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Accepted Paper:

Birth among Rohingya in Bangladesh: a life in exile between the domestic space and hospital  
Valentina Grillo (University of Vienna) Stephanie Marriott (Independent)

Paper short abstract:

This contribution will explore some of the tensions of Rohingya in Bangladesh at the moment of birth, between the domestic space and hospital. The authors of this paper come from different backgrounds and look at birth as well as reproductive health system in a context of refuge.

Paper long abstract:

During pregnancy, Rohingya in Bangladesh experience various tensions. Among these, one gains attention here. Rohingya have finally access to hospitals in refugee camps. For the first time women - whose access to health facilities in Myanmar has been denied over the years - have doors open to maternity centres. In this context, institutions encourage them to give birth in these facilities. Nevertheless, several women prefer to deliver in the domestic space with the daima, namely, traditional birth attendant. In exile they want to keep their traditions alive and give birth at home. What are the impacts of medicalisation of birth? While some medicalisation improves safety, inappropriate use of medical care can reduce safety. Furthermore, institutions keep track of birth rates and have recently started to discipline pregnant women who stay in their shelter to give birth.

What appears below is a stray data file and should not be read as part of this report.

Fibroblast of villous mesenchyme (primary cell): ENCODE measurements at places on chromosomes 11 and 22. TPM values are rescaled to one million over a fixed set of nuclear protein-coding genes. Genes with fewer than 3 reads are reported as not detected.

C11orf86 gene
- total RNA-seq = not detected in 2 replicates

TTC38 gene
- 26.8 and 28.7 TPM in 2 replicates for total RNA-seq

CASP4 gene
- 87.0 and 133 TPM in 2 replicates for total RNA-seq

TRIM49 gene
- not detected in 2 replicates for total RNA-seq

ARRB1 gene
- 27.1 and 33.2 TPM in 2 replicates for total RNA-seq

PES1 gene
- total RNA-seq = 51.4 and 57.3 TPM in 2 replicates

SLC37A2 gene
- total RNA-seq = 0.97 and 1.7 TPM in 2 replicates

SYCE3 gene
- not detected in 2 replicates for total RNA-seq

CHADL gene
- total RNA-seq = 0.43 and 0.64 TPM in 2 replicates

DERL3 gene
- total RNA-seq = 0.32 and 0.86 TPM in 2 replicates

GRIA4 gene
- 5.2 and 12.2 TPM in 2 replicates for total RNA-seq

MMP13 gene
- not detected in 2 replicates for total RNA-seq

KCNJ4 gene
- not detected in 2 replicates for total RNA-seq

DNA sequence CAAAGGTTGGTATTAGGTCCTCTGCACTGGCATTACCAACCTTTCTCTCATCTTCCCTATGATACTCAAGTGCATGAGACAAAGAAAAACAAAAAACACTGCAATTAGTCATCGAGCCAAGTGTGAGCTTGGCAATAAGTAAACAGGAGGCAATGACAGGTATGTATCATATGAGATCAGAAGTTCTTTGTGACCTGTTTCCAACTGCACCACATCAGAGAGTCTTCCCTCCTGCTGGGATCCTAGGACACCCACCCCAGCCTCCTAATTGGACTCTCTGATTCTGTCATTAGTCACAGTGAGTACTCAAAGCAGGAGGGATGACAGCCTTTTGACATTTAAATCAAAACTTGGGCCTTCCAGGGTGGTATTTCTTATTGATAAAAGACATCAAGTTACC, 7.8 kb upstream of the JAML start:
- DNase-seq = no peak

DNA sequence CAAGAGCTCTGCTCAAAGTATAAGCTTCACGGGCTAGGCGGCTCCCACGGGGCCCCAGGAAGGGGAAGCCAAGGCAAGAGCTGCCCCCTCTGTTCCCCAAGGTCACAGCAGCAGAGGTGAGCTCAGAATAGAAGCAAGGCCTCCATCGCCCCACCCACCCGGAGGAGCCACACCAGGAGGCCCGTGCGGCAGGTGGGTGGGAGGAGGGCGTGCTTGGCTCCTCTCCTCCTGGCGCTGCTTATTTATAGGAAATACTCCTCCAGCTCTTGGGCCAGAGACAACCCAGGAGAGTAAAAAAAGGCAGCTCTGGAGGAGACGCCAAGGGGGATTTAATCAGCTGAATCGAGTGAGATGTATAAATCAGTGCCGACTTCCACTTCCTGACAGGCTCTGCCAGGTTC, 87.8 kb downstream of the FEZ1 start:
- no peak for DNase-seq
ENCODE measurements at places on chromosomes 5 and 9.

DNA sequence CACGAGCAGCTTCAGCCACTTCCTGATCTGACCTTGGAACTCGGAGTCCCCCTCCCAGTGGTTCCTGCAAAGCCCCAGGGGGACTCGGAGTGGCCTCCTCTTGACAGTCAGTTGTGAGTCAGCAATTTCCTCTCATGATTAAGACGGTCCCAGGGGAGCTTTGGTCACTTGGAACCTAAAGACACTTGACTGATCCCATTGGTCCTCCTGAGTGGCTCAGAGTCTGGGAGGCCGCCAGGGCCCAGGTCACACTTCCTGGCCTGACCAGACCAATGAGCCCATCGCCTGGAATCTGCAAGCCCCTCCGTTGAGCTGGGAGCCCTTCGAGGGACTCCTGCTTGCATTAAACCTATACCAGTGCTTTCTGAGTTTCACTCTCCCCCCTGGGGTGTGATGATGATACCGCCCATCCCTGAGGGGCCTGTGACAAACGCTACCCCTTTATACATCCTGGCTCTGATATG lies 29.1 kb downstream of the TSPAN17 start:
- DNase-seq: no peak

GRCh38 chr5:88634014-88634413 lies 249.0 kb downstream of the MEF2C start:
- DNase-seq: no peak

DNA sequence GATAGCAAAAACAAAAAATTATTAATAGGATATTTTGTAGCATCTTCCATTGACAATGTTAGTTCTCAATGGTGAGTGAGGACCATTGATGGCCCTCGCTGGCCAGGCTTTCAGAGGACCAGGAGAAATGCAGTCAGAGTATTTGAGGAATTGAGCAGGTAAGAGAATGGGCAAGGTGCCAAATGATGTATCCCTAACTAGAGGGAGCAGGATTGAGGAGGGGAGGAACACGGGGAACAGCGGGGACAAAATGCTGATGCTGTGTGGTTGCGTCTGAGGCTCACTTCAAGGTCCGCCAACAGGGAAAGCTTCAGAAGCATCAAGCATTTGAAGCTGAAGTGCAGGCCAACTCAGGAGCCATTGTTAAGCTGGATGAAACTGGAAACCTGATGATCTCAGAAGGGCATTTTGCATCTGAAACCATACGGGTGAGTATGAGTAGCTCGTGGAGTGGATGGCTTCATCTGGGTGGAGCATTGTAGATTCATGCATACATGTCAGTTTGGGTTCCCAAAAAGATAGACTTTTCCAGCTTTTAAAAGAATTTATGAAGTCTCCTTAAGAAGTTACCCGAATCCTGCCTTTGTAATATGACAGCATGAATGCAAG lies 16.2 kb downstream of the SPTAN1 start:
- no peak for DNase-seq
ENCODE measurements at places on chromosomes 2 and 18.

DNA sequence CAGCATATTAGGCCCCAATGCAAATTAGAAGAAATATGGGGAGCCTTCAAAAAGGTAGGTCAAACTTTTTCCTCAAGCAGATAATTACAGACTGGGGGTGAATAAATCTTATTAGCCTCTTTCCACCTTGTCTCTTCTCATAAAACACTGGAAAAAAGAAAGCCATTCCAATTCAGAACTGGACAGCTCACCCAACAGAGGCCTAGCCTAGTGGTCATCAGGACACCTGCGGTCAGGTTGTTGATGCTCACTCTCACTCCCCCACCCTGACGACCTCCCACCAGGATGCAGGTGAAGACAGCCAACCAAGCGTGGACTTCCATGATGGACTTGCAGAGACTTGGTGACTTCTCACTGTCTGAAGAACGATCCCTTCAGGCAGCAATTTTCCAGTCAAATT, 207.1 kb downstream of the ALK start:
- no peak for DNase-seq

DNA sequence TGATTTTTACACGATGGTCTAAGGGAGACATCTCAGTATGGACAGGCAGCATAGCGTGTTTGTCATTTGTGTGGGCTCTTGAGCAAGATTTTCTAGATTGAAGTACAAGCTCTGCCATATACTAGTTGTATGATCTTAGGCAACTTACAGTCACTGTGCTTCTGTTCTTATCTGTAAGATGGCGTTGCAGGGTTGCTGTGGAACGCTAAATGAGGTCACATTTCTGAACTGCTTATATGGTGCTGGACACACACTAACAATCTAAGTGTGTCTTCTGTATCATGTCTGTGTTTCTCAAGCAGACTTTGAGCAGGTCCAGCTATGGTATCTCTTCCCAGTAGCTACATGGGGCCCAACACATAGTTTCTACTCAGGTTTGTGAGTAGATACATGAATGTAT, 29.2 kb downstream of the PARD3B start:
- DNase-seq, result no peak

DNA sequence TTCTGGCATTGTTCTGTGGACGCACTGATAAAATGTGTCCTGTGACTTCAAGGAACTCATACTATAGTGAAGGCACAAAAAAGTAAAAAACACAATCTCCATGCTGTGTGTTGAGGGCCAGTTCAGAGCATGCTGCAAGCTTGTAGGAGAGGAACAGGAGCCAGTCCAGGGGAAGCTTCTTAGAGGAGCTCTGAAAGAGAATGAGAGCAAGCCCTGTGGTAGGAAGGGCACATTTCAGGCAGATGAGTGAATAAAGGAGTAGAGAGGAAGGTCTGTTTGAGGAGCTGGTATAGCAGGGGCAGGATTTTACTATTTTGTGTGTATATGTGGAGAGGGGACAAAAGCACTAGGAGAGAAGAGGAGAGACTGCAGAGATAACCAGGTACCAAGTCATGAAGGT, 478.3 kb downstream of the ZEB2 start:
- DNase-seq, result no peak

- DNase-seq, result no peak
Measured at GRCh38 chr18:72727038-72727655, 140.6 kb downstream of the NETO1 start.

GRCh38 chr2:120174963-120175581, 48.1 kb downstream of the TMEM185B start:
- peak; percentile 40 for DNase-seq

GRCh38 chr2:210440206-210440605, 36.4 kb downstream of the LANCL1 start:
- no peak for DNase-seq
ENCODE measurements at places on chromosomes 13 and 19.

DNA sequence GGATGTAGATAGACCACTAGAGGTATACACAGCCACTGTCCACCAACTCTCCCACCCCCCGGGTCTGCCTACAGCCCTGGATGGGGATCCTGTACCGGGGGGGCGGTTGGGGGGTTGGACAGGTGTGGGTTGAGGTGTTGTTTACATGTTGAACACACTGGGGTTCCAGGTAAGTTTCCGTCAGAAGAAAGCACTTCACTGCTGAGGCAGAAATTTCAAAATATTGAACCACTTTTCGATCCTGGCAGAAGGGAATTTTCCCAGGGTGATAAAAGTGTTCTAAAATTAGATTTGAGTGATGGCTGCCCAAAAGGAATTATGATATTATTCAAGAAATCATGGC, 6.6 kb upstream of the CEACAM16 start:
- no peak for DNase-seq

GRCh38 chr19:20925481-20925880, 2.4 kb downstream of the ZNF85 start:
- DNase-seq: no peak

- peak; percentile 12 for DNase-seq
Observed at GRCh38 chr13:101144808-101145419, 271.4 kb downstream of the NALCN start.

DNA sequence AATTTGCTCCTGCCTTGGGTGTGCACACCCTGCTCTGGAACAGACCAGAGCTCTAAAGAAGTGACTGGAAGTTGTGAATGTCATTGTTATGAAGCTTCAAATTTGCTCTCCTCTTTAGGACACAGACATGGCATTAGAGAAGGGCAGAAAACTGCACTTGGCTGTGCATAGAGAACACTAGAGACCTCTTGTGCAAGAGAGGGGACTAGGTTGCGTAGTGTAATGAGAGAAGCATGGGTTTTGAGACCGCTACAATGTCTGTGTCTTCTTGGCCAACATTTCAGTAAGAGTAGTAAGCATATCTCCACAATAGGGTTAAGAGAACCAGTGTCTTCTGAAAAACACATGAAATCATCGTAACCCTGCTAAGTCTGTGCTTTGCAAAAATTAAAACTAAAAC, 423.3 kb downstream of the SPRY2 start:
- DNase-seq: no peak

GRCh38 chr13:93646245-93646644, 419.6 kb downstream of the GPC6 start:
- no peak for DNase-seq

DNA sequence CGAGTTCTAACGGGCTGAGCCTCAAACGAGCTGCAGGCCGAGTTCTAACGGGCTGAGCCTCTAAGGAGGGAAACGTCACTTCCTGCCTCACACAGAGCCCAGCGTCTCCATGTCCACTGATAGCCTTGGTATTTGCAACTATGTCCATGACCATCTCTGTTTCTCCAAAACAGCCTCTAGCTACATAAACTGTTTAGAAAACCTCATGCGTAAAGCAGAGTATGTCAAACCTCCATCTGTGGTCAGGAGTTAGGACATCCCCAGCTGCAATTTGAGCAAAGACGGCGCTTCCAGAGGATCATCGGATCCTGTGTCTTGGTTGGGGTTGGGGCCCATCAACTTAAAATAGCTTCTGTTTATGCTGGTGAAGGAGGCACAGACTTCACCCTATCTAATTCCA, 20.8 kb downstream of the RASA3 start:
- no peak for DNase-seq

This contribution will explore these tensions from a novel perspective. First, the ethnographic material collected in hospitals and at home will be outlined. Second, data will be commented and compared to technical knowledge. The authors of this paper come from two different backgrounds. After one year of fieldwork with Rohingyas, one author will present some of the collected material. Thanks to her field experience as UN midwife, the other will comment upon the ethnographic data. Anthropology has supported collaboration with experts in various domains and this paper will try to further explore this. What can we learn from this combined gaze towards birth and reproductive health system in a context of refuge?

Panel P50
Is all well with birth? Anthropological contributions to reproductive and maternal health systems
  Session 2 Friday 14 April, 2023, -